As another plant closes, well-paying jobs dry up

August 18, 2006|By JEAN MARBELLA

Diane Jacobs sews the pockets on suit coats - as many as 200 a day - that are sold in stores such as Brooks Brothers. For 34 years, it's been a good job, with few layoffs, decent benefits and even a little show biz.

"Do you remember Lawrence Welk? We did suits for his show once," she says. "I'll never forget them because they were orange."

But factory jobs like hers, once the backbone of the economy, are becoming as much a relic as the bandleader whose "ah-one an' ah-two" would launch a nattily attired orchestra into a fizzy tune.

Jacobs is one of more than 200 workers who likely will be out of work soon, as another of the once-great Baltimore garment factories plans to close. Hartz & Co., a 113-year-old company that moved to Frederick in 1975, was part of a local industry that at the turn of the last century was second only to New York in cutting, sewing and assembling clothing.

Most of the garment trade is gone now, in Baltimore and elsewhere in the country. The reason is as clear as the shirt on your back - take a look at the labels of your clothes some time for a lesson in the global economy. I just did: My shirt was made in Hong Kong, my skirt in China, my underwear in Sri Lanka and Maldives.

Cheaper labor overseas is the reason. And it's not just clothing, as anyone who used to work at the General Motors or Bethlehem Steel plants here knows.

Though Hartz and the union representing the factory workers say they are trying to keep the plant open by finding a buyer for the company, the trend shows no sign of reversing: America is less and less a country that makes stuff. We sell it, we buy it, but increasingly, whether it's clothes or cars or electronics, the manufacturing has moved overseas.

What's lost here is jobs, first and foremost. But even those of us who don't work in manufacturing lose something, too - that direct link to the things we consume so avidly.

I remember going to Flint, Mich., some years back to write about a GM strike. When I identified myself to an autoworker as a reporter from Baltimore, the first thing he said was that's where his brand-new Astro van was made.

Now, of course, we're known more for making doctors than cars - and there's certainly nothing wrong with that. But those factory jobs were well-paying - some of those striking workers in Flint made more money than I did, and surely in more than a few cases paid for medical school for subsequent generations.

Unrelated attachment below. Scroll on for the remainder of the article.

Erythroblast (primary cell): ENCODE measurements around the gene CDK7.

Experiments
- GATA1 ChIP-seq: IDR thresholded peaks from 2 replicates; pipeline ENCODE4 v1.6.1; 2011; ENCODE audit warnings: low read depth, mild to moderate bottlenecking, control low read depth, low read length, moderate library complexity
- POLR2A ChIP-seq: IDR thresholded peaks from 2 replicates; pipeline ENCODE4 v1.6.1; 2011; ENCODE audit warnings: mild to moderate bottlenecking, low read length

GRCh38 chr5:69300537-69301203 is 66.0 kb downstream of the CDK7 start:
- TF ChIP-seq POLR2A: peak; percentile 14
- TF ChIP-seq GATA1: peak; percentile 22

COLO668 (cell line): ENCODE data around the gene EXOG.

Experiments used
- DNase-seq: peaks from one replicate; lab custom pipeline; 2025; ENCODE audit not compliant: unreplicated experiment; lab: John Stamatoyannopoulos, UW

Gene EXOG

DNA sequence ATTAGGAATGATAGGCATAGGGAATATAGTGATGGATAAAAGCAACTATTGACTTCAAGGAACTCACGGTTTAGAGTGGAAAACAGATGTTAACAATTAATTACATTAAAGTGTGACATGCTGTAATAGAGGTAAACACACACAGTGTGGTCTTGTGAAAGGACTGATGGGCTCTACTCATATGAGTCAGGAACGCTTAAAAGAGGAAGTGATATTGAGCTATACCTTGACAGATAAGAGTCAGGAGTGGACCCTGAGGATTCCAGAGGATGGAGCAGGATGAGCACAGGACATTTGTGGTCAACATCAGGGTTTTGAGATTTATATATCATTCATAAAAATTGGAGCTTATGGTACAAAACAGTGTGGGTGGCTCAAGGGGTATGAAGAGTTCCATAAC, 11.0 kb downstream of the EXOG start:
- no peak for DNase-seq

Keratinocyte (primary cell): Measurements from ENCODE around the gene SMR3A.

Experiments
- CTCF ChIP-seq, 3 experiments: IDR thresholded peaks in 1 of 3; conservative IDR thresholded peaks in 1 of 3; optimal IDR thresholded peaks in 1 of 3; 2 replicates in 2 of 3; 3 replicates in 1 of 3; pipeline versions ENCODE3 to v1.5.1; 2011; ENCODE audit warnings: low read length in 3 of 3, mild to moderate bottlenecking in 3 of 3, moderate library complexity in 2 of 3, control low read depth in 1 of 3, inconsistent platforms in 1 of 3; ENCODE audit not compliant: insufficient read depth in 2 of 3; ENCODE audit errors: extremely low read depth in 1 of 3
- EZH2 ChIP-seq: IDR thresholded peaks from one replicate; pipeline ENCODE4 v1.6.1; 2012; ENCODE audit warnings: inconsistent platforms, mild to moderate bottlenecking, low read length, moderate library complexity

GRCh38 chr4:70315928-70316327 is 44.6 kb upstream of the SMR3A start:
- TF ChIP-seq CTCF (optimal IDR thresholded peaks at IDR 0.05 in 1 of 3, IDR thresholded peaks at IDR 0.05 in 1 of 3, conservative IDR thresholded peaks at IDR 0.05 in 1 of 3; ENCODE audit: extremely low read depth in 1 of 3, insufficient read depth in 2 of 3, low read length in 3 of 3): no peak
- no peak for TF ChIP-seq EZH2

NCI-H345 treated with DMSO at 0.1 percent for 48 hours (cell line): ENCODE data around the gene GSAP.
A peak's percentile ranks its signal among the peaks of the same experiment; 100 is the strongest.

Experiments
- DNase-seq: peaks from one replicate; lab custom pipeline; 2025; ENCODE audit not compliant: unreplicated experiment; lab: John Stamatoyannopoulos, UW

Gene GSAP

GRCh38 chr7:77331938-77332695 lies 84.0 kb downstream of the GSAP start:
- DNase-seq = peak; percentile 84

For those without aspirations of advanced degrees, though, the loss of factory work cuts deep. Someone like Jacobs now faces, at age 57, unemployment or perhaps retraining for an entirely different job.

"There's not much calling around here for what I do," she says.

It's just about the only job she's ever had. She started in May 1972 at a factory two blocks away from her Brunswick home, and followed the work to Frederick when Hartz consolidated its operations there. She dates back to a time when there still was a Mr. Hartz at the helm - Stanley Hartz, whose grandfather, Sigmund Hartz, created the company in 1893.

"It's really sad. I hate seeing it happen because, needless to say, I will be without a job," Jacobs says. "But it's sad there was a family that built this company that was around for 113 years and now it's closing."

Other local clothiers have preceded Hartz on this same path - London Fog and Jos. A. Bank stopped making apparel here long ago, as did such legendary factories as Henry Sonneborn & Co., which once churned out 3,000 suits a day. While newer Baltimore-based clothing manufacturers such as Under Armour have thrived, most garment manufacturing has gone overseas.

There are about 248,000 American workers employed in apparel manufacturing, a third of the number just a decade ago, according to a University of Maryland economist. And it's only going to go down from here on, says the Labor Department, which projects that employment in the apparel and textile industry will decline 46 percent by 2014.

"We're one of the few left," Hartz CEO Robert Watson says. "Everything's moving offshore."

Rumors that the company would close have swirled for some time and were finally confirmed this week when the state received Hartz' official notice, required of plants with more than 100 employees. The work force had been shrinking, and in 2004, employees were asked to take a one-year pay cut of 5 percent, but their original salary levels were never restored. Today, according to their union, the workers average about $10 an hour.

"I raised three children working there," says Jacobs, whose husband is disabled. "I was hoping to work another 10 years."

Now, though, she fears she will be among the first out the door - workers have been told that as they finish up the remaining orders, they'll be laid off. The pockets, Jacobs says, go on at the beginning of the assembly process.

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